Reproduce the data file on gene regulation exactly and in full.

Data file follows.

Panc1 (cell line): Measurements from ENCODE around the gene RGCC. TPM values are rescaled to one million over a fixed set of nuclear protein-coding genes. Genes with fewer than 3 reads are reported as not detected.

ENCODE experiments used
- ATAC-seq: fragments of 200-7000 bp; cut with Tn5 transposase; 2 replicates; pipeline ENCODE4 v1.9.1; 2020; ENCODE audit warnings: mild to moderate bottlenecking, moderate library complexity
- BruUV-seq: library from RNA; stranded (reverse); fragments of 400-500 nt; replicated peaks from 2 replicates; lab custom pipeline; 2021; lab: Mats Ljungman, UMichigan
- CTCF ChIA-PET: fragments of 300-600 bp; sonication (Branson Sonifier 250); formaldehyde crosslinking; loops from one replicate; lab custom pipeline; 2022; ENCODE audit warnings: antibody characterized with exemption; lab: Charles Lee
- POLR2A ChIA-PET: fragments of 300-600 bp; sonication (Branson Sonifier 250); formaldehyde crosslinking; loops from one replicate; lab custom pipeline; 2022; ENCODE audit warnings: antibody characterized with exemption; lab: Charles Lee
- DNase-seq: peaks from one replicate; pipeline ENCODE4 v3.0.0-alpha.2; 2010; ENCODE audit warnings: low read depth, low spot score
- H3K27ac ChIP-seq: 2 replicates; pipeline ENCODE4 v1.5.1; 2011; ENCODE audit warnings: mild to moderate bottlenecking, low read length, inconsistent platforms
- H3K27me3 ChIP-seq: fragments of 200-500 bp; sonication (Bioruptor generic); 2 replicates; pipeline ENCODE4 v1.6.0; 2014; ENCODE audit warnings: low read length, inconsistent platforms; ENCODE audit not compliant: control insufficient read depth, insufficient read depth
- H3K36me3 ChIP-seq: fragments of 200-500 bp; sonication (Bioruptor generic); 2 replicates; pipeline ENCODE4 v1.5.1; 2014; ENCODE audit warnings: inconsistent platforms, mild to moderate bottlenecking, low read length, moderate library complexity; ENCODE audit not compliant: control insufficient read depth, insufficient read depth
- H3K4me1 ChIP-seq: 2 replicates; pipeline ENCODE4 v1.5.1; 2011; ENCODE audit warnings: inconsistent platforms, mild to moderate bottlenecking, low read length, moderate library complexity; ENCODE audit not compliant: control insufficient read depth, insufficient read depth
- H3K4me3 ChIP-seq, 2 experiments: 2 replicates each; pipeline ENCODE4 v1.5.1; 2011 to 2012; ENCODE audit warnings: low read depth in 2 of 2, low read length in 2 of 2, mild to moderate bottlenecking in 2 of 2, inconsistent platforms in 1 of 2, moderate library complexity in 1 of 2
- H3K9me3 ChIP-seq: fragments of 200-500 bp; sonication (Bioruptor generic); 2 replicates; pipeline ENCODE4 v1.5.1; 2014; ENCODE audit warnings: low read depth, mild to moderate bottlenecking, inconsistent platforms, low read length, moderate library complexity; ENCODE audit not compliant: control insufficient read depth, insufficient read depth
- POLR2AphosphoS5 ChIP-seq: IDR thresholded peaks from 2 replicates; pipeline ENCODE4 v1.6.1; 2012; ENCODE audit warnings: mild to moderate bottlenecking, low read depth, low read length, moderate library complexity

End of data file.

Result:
Panc1 (cell line): Measurements from ENCODE around the gene RGCC. TPM values are rescaled to one million over a fixed set of nuclear protein-coding genes. Genes with fewer than 3 reads are reported as not detected.

ENCODE experiments used
- ATAC-seq: fragments of 200-7000 bp; cut with Tn5 transposase; 2 replicates; pipeline ENCODE4 v1.9.1; 2020; ENCODE audit warnings: mild to moderate bottlenecking, moderate library complexity
- BruUV-seq: library from RNA; stranded (reverse); fragments of 400-500 nt; replicated peaks from 2 replicates; lab custom pipeline; 2021; lab: Mats Ljungman, UMichigan
- CTCF ChIA-PET: fragments of 300-600 bp; sonication (Branson Sonifier 250); formaldehyde crosslinking; loops from one replicate; lab custom pipeline; 2022; ENCODE audit warnings: antibody characterized with exemption; lab: Charles Lee
- POLR2A ChIA-PET: fragments of 300-600 bp; sonication (Branson Sonifier 250); formaldehyde crosslinking; loops from one replicate; lab custom pipeline; 2022; ENCODE audit warnings: antibody characterized with exemption; lab: Charles Lee
- DNase-seq: peaks from one replicate; pipeline ENCODE4 v3.0.0-alpha.2; 2010; ENCODE audit warnings: low read depth, low spot score
- H3K27ac ChIP-seq: 2 replicates; pipeline ENCODE4 v1.5.1; 2011; ENCODE audit warnings: mild to moderate bottlenecking, low read length, inconsistent platforms
- H3K27me3 ChIP-seq: fragments of 200-500 bp; sonication (Bioruptor generic); 2 replicates; pipeline ENCODE4 v1.6.0; 2014; ENCODE audit warnings: low read length, inconsistent platforms; ENCODE audit not compliant: control insufficient read depth, insufficient read depth
- H3K36me3 ChIP-seq: fragments of 200-500 bp; sonication (Bioruptor generic); 2 replicates; pipeline ENCODE4 v1.5.1; 2014; ENCODE audit warnings: inconsistent platforms, mild to moderate bottlenecking, low read length, moderate library complexity; ENCODE audit not compliant: control insufficient read depth, insufficient read depth
- H3K4me1 ChIP-seq: 2 replicates; pipeline ENCODE4 v1.5.1; 2011; ENCODE audit warnings: inconsistent platforms, mild to moderate bottlenecking, low read length, moderate library complexity; ENCODE audit not compliant: control insufficient read depth, insufficient read depth
- H3K4me3 ChIP-seq, 2 experiments: 2 replicates each; pipeline ENCODE4 v1.5.1; 2011 to 2012; ENCODE audit warnings: low read depth in 2 of 2, low read length in 2 of 2, mild to moderate bottlenecking in 2 of 2, inconsistent platforms in 1 of 2, moderate library complexity in 1 of 2
- H3K9me3 ChIP-seq: fragments of 200-500 bp; sonication (Bioruptor generic); 2 replicates; pipeline ENCODE4 v1.5.1; 2014; ENCODE audit warnings: low read depth, mild to moderate bottlenecking, inconsistent platforms, low read length, moderate library complexity; ENCODE audit not compliant: control insufficient read depth, insufficient read depth
- POLR2AphosphoS5 ChIP-seq: IDR thresholded peaks from 2 replicates; pipeline ENCODE4 v1.6.1; 2012; ENCODE audit warnings: mild to moderate bottlenecking, low read depth, low read length, moderate library complexity